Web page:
My smallest closet is devoted to formal wear - the gowns, cocktail dresses, matching shoes and bags I have worn to openings, charity fundraisers and holiday celebrations. I even have a blue velvet fitted tuxedo I thought would make a statement in the 90s (What the hell was I thinking?). I have lost interest in the whole formal scene yet I cannot seem to part with that black backless number with the long slits up the side or that copper beaded gown that fit like a glove (note that squeezing into a size 4 at this point would be anything but pretty!). My most valuable item: a crushed dried flower from our 1st anniversary dinner.

Next you will see my "I don't know where to put it so let's put it here" closet. This is a fairly large walk-in with shelves, drawers, hanging rods and hooks. You first notice the tons of hats. I went through a stage where I felt I could bring back the ladies chapeau. I visited Milliner shops on every vacation and amassed quite the collection. Needless to say they spend all their time in boxes on shelves in this closet. You will also find opera gloves/glasses, drawers of scarves, outgrown and outdated suits, old cameras, extra blankets and knick-knacks. My most valuable item: Giant plastic bins of photos (Eventually I will put them into albums)

The transitional closet acts as a staging ground for the change of seasons. I have not been in that room since the end of November and cannot remember the specifics. Let's say we keep it a surprise for me and move on.

Next is my everyday closet. This room is entered from my bedroom and frankly it is a mess. Consisting of a dresser of drawers, two giant cabinets of shelves and an extremely long, albeit sagging pole, this closet is my daily fix. The dresser holds lingerie, workout clothes, hosiery and belts. The shelves are stacked with jeans, shirts, and sweaters. The pole is loaded with suits and blouses and dresses. My suits span the entire color spectrum: black, ink, charcoal, navy, midnight. My blouses as well: white, cream, ecru, linen. The floor is covered in clothes that I tried on and decided not to wear and of course not to hang back up. Sundays the floor is clean by Wed you cannot see past the mounds. These little clothing fits are frightening for spectators. Poor husband. My most valuable item: My grandmother's engagement ring and my mother-in-law's ceramic pin.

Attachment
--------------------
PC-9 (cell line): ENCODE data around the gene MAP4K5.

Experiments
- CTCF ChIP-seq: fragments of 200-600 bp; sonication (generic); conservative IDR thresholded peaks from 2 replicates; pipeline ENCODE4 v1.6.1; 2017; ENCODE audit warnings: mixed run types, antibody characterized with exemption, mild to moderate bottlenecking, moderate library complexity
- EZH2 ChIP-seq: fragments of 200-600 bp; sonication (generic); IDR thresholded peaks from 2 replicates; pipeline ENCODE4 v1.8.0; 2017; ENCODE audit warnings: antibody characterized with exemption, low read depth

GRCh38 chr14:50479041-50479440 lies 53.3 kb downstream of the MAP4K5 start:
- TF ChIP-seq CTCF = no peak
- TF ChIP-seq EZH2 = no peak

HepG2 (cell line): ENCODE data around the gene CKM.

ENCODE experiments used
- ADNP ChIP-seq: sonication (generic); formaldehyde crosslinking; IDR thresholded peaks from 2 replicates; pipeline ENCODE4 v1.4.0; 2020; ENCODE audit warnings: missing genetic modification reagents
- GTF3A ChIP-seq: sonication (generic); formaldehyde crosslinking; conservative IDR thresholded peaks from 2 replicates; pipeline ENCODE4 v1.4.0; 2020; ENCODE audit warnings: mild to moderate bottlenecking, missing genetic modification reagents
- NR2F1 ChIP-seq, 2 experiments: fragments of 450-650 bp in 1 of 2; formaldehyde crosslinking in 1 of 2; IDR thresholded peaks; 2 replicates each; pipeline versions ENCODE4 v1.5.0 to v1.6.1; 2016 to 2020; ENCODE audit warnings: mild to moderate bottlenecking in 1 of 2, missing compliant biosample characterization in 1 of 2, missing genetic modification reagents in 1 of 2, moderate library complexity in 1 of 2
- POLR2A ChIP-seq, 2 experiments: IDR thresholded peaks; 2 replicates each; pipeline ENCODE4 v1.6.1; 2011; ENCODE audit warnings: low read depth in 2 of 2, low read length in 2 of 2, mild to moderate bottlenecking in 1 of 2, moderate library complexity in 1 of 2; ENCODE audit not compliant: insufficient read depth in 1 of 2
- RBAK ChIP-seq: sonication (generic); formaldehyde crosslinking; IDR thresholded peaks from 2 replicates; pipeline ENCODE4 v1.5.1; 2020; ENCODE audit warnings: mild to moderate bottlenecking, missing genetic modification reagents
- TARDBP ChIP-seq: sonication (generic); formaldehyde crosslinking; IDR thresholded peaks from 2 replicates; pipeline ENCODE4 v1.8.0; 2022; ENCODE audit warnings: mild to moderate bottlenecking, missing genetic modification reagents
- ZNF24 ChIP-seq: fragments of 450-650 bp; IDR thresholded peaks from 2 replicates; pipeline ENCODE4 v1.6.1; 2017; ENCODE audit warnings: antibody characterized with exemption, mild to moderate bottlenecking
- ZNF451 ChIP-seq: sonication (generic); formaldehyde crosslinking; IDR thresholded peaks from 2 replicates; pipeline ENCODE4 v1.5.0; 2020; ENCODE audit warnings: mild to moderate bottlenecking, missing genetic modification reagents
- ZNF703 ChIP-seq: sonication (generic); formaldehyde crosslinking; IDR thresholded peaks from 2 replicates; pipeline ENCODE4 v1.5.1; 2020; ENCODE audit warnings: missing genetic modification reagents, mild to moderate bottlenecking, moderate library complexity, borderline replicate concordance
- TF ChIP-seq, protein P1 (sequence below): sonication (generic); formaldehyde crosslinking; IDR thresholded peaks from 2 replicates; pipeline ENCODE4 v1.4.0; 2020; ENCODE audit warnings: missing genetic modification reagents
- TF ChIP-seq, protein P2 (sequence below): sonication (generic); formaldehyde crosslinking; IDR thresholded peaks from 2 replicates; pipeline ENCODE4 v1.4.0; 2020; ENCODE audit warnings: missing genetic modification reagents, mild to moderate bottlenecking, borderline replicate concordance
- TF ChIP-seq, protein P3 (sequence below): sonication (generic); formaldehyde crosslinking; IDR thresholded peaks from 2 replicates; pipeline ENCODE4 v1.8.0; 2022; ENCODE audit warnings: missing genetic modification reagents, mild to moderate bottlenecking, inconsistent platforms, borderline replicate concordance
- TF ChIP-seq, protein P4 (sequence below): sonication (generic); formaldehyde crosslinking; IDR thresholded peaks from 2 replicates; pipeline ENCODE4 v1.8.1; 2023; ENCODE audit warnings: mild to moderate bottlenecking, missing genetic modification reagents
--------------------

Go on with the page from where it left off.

Last but certainly not least is the closet I love the best. However it does make me a bit of a cliche so please do not judge. It is my shoe closet. Since I graduated 8th grade I have had a love of shoes, especially vey high heeled shoes. At 5' 7" I am rarely seen in anything less than 4 inches. The demon of vanity in me feels my legs look better in heels so be damned cramped calf muscles, squooshed toes and lower back pain. I do have some sneakers and a pair or two of flat boots but the walls are filled with boxes and boxes of high heeled shoes. I have sandals, peep toes, pumps, stilettos, cage shoes, greco sandals, spectator pumps to name a few. I do not discriminate, you will find a $15 dollar pair of slip in gold tone 4 inch sandals next to my favorite Manolo Blahniks. Jet black suede bumps into leopard print pumps; silver and gold remain shelve friends, alligator boots next to cowboy boots, and on and on. I am an equal opportunity wearer. My most valuable item in this closet is a show box in the lower right hand corner. It holds the homemade cards my son made me as a little boy.

I swear one day I will clean out these closets, tossing the obsolete and refusing to replenish. But for today I will pretend I do not have a problem and simply ignore the excess.
January 25, 2012 at 11:33am
January 25, 2012 at 11:33am
Write one paragraph about the word spiritual and what you think it means to you. Is being spiritual different than being religious? Do you see yourself as being either spiritual or religious. Do you have negative inner reactions to those whom you see as being religious or spiritual? Why or why not?